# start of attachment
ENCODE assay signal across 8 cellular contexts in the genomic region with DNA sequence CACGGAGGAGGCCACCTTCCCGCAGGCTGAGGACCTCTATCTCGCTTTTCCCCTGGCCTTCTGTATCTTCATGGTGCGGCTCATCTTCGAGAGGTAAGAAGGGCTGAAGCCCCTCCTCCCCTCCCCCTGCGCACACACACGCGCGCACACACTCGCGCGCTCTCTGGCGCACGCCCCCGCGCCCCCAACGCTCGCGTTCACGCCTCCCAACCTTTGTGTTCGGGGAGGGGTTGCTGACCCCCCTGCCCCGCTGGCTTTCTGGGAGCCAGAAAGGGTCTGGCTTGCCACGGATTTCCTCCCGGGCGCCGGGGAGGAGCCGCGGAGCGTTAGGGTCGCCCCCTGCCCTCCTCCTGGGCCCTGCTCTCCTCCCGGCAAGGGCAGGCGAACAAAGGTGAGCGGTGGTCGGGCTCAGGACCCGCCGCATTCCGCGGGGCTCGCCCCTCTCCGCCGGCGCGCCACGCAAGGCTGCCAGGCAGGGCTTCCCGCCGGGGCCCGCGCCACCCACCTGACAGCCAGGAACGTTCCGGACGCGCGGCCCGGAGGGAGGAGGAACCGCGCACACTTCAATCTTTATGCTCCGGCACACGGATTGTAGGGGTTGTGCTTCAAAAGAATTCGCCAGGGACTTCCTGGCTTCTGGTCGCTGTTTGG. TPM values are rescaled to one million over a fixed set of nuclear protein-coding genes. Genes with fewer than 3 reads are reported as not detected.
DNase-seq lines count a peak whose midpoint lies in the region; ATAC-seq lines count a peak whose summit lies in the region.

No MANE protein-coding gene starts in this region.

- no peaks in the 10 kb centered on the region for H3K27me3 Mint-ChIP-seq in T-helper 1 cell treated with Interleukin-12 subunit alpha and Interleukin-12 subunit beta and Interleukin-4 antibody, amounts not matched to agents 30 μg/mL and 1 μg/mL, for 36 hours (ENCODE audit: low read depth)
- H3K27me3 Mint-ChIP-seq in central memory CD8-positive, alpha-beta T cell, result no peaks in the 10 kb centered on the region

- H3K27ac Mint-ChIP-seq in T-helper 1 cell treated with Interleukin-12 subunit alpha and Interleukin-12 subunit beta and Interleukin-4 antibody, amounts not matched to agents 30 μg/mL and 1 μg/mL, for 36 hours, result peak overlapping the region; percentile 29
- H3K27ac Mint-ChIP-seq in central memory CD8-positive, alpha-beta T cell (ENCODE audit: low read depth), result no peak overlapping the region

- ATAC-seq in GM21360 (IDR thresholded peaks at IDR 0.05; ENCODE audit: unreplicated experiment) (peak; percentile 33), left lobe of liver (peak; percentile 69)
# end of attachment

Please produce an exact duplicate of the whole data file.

ENCODE assay signal across 8 cellular contexts in the genomic region with DNA sequence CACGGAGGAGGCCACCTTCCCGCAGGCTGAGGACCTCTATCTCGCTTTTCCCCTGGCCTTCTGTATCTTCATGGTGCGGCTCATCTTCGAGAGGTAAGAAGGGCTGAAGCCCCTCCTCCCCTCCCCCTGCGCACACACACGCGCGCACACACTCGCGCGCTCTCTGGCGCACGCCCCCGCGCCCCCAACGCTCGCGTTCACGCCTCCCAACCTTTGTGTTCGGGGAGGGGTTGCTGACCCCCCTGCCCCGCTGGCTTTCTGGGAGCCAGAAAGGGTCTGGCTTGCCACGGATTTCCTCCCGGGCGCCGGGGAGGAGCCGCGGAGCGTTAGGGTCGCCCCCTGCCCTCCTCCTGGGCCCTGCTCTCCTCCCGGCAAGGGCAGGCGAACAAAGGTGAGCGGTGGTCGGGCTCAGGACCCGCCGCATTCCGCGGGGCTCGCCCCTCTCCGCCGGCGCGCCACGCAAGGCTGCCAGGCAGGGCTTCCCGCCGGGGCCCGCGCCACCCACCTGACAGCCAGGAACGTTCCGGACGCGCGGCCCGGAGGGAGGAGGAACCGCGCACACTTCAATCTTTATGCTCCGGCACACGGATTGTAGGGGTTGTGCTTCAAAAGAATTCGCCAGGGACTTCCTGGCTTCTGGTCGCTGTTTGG. TPM values are rescaled to one million over a fixed set of nuclear protein-coding genes. Genes with fewer than 3 reads are reported as not detected.
DNase-seq lines count a peak whose midpoint lies in the region; ATAC-seq lines count a peak whose summit lies in the region.

No MANE protein-coding gene starts in this region.

- no peaks in the 10 kb centered on the region for H3K27me3 Mint-ChIP-seq in T-helper 1 cell treated with Interleukin-12 subunit alpha and Interleukin-12 subunit beta and Interleukin-4 antibody, amounts not matched to agents 30 μg/mL and 1 μg/mL, for 36 hours (ENCODE audit: low read depth)
- H3K27me3 Mint-ChIP-seq in central memory CD8-positive, alpha-beta T cell, result no peaks in the 10 kb centered on the region

- H3K27ac Mint-ChIP-seq in T-helper 1 cell treated with Interleukin-12 subunit alpha and Interleukin-12 subunit beta and Interleukin-4 antibody, amounts not matched to agents 30 μg/mL and 1 μg/mL, for 36 hours, result peak overlapping the region; percentile 29
- H3K27ac Mint-ChIP-seq in central memory CD8-positive, alpha-beta T cell (ENCODE audit: low read depth), result no peak overlapping the region

- ATAC-seq in GM21360 (IDR thresholded peaks at IDR 0.05; ENCODE audit: unreplicated experiment) (peak; percentile 33), left lobe of liver (peak; percentile 69)